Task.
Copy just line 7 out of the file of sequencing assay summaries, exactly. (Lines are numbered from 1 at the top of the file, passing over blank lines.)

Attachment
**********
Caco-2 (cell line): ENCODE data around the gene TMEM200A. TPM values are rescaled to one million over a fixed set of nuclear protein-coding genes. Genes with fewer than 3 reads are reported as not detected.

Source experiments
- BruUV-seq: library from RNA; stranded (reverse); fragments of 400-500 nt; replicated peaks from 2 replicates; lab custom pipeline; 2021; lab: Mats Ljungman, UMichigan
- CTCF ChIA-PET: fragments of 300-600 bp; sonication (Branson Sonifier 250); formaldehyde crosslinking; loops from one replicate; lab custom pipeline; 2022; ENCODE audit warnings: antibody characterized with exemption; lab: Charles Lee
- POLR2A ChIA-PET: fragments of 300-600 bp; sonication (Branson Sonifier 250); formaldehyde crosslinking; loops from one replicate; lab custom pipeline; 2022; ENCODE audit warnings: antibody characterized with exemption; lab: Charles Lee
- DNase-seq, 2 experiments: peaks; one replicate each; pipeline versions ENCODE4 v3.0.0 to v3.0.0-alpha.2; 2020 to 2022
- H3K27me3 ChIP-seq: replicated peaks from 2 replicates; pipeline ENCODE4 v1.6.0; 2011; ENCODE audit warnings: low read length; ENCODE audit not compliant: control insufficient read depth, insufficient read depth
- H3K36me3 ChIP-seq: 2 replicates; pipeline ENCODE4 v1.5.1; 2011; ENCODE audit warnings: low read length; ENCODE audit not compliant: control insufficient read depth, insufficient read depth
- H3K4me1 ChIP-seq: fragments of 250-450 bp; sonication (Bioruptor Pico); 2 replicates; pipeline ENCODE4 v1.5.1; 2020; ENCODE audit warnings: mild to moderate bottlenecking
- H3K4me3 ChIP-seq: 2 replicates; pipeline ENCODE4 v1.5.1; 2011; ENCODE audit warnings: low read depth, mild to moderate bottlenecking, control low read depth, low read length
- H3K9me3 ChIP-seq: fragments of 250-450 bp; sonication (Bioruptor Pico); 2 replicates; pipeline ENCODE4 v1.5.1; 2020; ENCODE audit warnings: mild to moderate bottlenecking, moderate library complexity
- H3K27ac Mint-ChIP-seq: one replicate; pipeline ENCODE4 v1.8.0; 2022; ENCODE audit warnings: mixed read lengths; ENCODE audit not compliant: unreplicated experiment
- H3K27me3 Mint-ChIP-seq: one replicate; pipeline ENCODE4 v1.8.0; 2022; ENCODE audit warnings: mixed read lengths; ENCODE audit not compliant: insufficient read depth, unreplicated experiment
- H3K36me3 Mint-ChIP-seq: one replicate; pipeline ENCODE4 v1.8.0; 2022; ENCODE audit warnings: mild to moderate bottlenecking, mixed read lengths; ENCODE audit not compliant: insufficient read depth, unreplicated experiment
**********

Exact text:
- H3K27me3 ChIP-seq: replicated peaks from 2 replicates; pipeline ENCODE4 v1.6.0; 2011; ENCODE audit warnings: low read length; ENCODE audit not compliant: control insufficient read depth, insufficient read depth